Moving to Portugal is more popular than ever. Here Jason Porter of Blevins Franks provides some essential intel.
Residence and healthcare
Currently, the EU Freedom of Movement rules enables UK nationals to move to Portugal and remain indefinitely, without the need to obtain a formal residence permit as a non-EU national. This will remain the case if a Brexit deal is done, until 31st December 2020. People who move prior to this date would then have their rights protected.
You are required to formalise your residence by registering at your local town hall. If you do not intend to work, you would need to provide a valid passport and a declaration that you have sufficient financial resources for yourself and the family accompanying you.
After five years of legal residence, you may apply for permanent residence with the immigration authorities (Serviço de Estrangeiros e Fronteiras).
Once you are registered as a resident, you are entitled to state healthcare. Use either your residence certificate or alternatively, a form S1 from the UK DWP as someone in receipt of the UK state pension, to obtain a medical card from your local health centre.
Going forward, the requirements for non-EU nationals may need to produce additional documentation, but this is not particularly onerous.
There's always tax...
If you have already opened a Portuguese bank account or acquired a Portuguese property, then as part of the process you would have obtained a número fiscal de contribuinte (NIF, a Portuguese tax number). If not, you will need to get one. You will also need to complete a tax registration form “fiche de inscricao” and then submit this to your local tax office.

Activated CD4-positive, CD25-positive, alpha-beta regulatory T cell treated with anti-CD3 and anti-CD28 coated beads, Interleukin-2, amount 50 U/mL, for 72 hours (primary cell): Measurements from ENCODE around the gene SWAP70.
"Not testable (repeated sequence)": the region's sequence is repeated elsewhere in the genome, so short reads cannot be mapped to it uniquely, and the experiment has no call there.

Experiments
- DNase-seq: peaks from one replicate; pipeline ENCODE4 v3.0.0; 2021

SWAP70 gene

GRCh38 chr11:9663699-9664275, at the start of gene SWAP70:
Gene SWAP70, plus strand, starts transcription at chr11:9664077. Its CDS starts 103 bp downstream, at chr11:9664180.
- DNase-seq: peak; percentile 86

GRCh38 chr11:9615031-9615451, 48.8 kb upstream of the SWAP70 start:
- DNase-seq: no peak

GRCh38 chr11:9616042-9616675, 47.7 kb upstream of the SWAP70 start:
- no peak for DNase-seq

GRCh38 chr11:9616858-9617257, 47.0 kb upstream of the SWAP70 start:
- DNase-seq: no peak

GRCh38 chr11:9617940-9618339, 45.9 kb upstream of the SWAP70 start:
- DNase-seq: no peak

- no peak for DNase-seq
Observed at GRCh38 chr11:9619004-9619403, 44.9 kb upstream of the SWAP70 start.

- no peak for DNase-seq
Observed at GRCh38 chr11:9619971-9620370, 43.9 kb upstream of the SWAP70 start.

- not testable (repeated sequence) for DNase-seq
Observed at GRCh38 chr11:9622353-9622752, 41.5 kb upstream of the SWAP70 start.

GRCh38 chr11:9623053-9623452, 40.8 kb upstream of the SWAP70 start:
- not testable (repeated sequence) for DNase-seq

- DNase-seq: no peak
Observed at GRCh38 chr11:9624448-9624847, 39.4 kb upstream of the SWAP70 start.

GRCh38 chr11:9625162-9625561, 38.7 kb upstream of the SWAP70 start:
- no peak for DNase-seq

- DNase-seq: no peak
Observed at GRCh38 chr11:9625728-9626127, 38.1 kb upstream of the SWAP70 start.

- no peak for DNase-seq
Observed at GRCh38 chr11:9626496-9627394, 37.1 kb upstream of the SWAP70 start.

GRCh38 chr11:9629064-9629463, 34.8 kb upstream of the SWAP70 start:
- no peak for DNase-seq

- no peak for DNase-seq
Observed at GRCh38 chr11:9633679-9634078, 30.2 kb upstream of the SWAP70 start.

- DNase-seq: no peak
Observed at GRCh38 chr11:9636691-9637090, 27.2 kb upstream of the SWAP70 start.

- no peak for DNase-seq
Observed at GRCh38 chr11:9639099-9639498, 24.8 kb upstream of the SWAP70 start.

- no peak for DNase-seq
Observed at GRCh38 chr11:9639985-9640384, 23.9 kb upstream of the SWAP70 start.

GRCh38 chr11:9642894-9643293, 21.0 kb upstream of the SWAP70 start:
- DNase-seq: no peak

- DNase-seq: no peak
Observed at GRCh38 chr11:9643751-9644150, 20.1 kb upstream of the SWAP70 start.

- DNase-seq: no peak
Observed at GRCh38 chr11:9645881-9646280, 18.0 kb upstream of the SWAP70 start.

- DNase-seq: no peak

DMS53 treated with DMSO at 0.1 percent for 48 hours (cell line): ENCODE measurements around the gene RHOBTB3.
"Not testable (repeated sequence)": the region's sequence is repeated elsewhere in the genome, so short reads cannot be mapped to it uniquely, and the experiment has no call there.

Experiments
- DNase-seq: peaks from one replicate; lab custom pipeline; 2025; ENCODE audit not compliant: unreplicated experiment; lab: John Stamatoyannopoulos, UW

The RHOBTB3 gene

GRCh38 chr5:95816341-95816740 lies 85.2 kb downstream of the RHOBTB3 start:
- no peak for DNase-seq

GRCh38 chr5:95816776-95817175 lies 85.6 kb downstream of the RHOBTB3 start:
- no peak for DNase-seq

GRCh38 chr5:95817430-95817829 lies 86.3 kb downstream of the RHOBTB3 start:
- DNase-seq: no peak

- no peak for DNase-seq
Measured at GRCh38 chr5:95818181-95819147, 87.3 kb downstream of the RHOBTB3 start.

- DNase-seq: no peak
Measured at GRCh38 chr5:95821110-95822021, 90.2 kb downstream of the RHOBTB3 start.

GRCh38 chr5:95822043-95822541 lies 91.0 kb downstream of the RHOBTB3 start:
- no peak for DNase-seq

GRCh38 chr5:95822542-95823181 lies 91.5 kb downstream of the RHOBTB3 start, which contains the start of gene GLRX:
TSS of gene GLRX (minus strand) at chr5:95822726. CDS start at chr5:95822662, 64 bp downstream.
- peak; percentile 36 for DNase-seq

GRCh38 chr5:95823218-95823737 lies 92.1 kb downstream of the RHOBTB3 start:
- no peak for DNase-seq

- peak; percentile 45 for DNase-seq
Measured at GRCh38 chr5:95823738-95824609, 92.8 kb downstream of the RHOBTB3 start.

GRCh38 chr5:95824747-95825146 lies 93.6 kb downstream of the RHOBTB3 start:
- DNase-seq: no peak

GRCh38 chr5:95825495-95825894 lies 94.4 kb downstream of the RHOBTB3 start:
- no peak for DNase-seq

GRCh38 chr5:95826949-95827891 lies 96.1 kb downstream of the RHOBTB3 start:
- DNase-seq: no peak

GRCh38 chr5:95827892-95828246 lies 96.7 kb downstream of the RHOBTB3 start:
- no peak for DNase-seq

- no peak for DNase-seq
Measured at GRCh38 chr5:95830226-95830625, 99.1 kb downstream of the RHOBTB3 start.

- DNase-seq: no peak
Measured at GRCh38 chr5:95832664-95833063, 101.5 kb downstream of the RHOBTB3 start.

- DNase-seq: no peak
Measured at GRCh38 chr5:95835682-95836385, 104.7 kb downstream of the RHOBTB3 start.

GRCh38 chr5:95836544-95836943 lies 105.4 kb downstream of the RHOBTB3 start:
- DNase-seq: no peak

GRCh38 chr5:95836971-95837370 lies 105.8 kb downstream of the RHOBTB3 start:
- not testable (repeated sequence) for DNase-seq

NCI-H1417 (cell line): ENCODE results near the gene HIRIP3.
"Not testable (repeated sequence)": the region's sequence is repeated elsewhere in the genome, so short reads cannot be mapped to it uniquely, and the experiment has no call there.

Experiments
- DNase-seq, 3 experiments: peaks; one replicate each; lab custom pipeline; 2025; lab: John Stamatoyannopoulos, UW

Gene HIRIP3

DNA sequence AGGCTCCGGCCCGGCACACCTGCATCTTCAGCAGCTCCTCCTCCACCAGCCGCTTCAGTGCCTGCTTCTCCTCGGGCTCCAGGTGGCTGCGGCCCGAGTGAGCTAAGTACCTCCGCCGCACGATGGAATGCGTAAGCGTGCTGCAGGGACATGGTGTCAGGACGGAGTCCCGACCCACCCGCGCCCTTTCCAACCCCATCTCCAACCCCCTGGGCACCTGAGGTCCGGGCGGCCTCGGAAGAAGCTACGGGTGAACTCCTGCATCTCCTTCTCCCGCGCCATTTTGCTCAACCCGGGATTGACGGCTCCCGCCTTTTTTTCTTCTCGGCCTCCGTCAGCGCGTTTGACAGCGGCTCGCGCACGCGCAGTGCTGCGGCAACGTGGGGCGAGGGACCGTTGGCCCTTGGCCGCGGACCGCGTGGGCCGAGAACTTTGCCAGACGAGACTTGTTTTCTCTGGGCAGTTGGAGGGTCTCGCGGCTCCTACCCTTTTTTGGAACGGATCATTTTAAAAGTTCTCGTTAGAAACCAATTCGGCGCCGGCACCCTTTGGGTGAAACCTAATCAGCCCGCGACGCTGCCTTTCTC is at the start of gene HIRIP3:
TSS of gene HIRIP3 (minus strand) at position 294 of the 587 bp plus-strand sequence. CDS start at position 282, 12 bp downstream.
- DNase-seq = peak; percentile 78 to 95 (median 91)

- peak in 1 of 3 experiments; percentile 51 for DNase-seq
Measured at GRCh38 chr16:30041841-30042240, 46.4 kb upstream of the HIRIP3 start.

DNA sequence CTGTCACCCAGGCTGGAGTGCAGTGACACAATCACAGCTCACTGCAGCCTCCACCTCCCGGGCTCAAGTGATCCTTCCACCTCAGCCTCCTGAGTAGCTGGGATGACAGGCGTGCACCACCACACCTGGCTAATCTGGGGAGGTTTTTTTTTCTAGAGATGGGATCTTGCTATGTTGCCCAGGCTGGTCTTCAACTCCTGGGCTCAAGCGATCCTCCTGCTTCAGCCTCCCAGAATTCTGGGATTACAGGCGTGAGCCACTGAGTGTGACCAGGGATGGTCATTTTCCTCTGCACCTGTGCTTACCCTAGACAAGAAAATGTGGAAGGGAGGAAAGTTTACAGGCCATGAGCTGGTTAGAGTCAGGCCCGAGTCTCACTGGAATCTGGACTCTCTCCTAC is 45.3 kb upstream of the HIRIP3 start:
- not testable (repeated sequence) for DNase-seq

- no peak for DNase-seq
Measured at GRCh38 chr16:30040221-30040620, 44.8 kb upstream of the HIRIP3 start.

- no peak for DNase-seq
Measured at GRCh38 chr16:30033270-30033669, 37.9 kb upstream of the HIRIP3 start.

The Portuguese tax year follows the calendar year. You are tax resident in Portugal if you spend 183 days in a calendar year in Portugal, or if your permanent home is there, or the majority of your economic interests.
Residents of Portugal are liable for Portuguese tax on all worldwide income and some capital gains tax.
If you are not yet tax resident in Portugal and have not been resident in any of the last five tax years, you could take advantage of the ‘non-habitual resident’ (NHR) regime. This offers new residents special tax benefits for their first ten years in the country.
Most foreign-source income is not taxable under the scheme, so you would not face Portuguese tax on gains from UK property, for example, and British retirees can generally receive UK pensions tax-free. Those employed in Portugal in a ‘high value-added’ profession could also benefit from a fixed 20% income tax rate under NHR.
For retirees, the main benefit can be utilising a combination of NHR and the UK-Portuguese Double Tax Treaty, with the UK’s “pension freedoms” to extract the whole of the pension fund, without suffering any taxation in the UK or Portugal.
Even where you may be in receipt of an annuity, this would be tax-free for the first 10 years, and thereafter it may be possible to obtain favourable tax treatment, where only 15% of the amount received is taxable (the other 85% regarded as a return of capital).
Even if you do not qualify for NHR or you have lived there for more than 10 years, Portugal can still be a tax-efficient place to live, particularly if you are living off capital and investments. Many UK nationals living in Portugal choose to hold any investment portfolios via an “offshore life assurance contract”.
This is effectively a tax wrapper, where any income and gains roll up, with no tax payable on any growth as it arises. It is only when a withdrawal is made that a tax liability may arise. Even then, the taxable element is not the whole “profit” accrued to date, but a proportion of it.
Portugal’s version of inheritance tax (confusingly known as ‘stamp duty’) is a lot gentler than the UK’s – it is fixed at 10%, only applies to Portuguese assets, and is not chargeable on assets passed to children, a spouse or parents.